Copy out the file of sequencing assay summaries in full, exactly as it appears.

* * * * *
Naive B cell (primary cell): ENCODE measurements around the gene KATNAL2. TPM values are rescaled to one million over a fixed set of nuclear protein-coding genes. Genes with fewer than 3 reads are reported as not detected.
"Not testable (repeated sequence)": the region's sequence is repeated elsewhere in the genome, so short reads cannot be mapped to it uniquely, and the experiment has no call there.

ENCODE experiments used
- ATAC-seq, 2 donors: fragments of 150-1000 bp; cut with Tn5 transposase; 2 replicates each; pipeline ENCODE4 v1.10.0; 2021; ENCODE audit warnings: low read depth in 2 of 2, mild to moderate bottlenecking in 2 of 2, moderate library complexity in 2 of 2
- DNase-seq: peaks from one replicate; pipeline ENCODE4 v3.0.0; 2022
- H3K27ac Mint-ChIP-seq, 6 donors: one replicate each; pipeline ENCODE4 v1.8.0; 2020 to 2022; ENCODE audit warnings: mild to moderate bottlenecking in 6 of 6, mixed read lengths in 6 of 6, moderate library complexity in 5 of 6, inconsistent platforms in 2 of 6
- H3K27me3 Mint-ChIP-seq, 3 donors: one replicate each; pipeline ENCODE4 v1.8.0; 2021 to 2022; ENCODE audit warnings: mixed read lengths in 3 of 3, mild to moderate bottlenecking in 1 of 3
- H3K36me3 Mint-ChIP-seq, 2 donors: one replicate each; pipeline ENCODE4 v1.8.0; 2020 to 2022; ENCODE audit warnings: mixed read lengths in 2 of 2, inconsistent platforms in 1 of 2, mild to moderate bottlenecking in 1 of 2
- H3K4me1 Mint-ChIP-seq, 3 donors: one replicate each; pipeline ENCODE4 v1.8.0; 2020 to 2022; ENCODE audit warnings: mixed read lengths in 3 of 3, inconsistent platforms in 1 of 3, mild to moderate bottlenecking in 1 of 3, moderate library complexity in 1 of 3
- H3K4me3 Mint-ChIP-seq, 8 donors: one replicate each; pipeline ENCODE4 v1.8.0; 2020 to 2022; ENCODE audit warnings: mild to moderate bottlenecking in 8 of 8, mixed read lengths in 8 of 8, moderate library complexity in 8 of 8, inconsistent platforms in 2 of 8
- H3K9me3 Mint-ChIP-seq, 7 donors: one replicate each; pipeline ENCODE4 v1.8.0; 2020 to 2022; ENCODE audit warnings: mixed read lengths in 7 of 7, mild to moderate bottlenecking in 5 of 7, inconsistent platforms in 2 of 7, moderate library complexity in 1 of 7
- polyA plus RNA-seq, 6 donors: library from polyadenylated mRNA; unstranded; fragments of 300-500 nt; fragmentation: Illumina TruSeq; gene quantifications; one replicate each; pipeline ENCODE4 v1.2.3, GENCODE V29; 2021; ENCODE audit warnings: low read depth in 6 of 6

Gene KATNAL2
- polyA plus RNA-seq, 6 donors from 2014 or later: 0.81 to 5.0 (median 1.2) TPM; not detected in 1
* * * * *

Naive B cell (primary cell): ENCODE measurements around the gene KATNAL2. TPM values are rescaled to one million over a fixed set of nuclear protein-coding genes. Genes with fewer than 3 reads are reported as not detected.
"Not testable (repeated sequence)": the region's sequence is repeated elsewhere in the genome, so short reads cannot be mapped to it uniquely, and the experiment has no call there.

ENCODE experiments used
- ATAC-seq, 2 donors: fragments of 150-1000 bp; cut with Tn5 transposase; 2 replicates each; pipeline ENCODE4 v1.10.0; 2021; ENCODE audit warnings: low read depth in 2 of 2, mild to moderate bottlenecking in 2 of 2, moderate library complexity in 2 of 2
- DNase-seq: peaks from one replicate; pipeline ENCODE4 v3.0.0; 2022
- H3K27ac Mint-ChIP-seq, 6 donors: one replicate each; pipeline ENCODE4 v1.8.0; 2020 to 2022; ENCODE audit warnings: mild to moderate bottlenecking in 6 of 6, mixed read lengths in 6 of 6, moderate library complexity in 5 of 6, inconsistent platforms in 2 of 6
- H3K27me3 Mint-ChIP-seq, 3 donors: one replicate each; pipeline ENCODE4 v1.8.0; 2021 to 2022; ENCODE audit warnings: mixed read lengths in 3 of 3, mild to moderate bottlenecking in 1 of 3
- H3K36me3 Mint-ChIP-seq, 2 donors: one replicate each; pipeline ENCODE4 v1.8.0; 2020 to 2022; ENCODE audit warnings: mixed read lengths in 2 of 2, inconsistent platforms in 1 of 2, mild to moderate bottlenecking in 1 of 2
- H3K4me1 Mint-ChIP-seq, 3 donors: one replicate each; pipeline ENCODE4 v1.8.0; 2020 to 2022; ENCODE audit warnings: mixed read lengths in 3 of 3, inconsistent platforms in 1 of 3, mild to moderate bottlenecking in 1 of 3, moderate library complexity in 1 of 3
- H3K4me3 Mint-ChIP-seq, 8 donors: one replicate each; pipeline ENCODE4 v1.8.0; 2020 to 2022; ENCODE audit warnings: mild to moderate bottlenecking in 8 of 8, mixed read lengths in 8 of 8, moderate library complexity in 8 of 8, inconsistent platforms in 2 of 8
- H3K9me3 Mint-ChIP-seq, 7 donors: one replicate each; pipeline ENCODE4 v1.8.0; 2020 to 2022; ENCODE audit warnings: mixed read lengths in 7 of 7, mild to moderate bottlenecking in 5 of 7, inconsistent platforms in 2 of 7, moderate library complexity in 1 of 7
- polyA plus RNA-seq, 6 donors: library from polyadenylated mRNA; unstranded; fragments of 300-500 nt; fragmentation: Illumina TruSeq; gene quantifications; one replicate each; pipeline ENCODE4 v1.2.3, GENCODE V29; 2021; ENCODE audit warnings: low read depth in 6 of 6

Gene KATNAL2
- polyA plus RNA-seq, 6 donors from 2014 or later: 0.81 to 5.0 (median 1.2) TPM; not detected in 1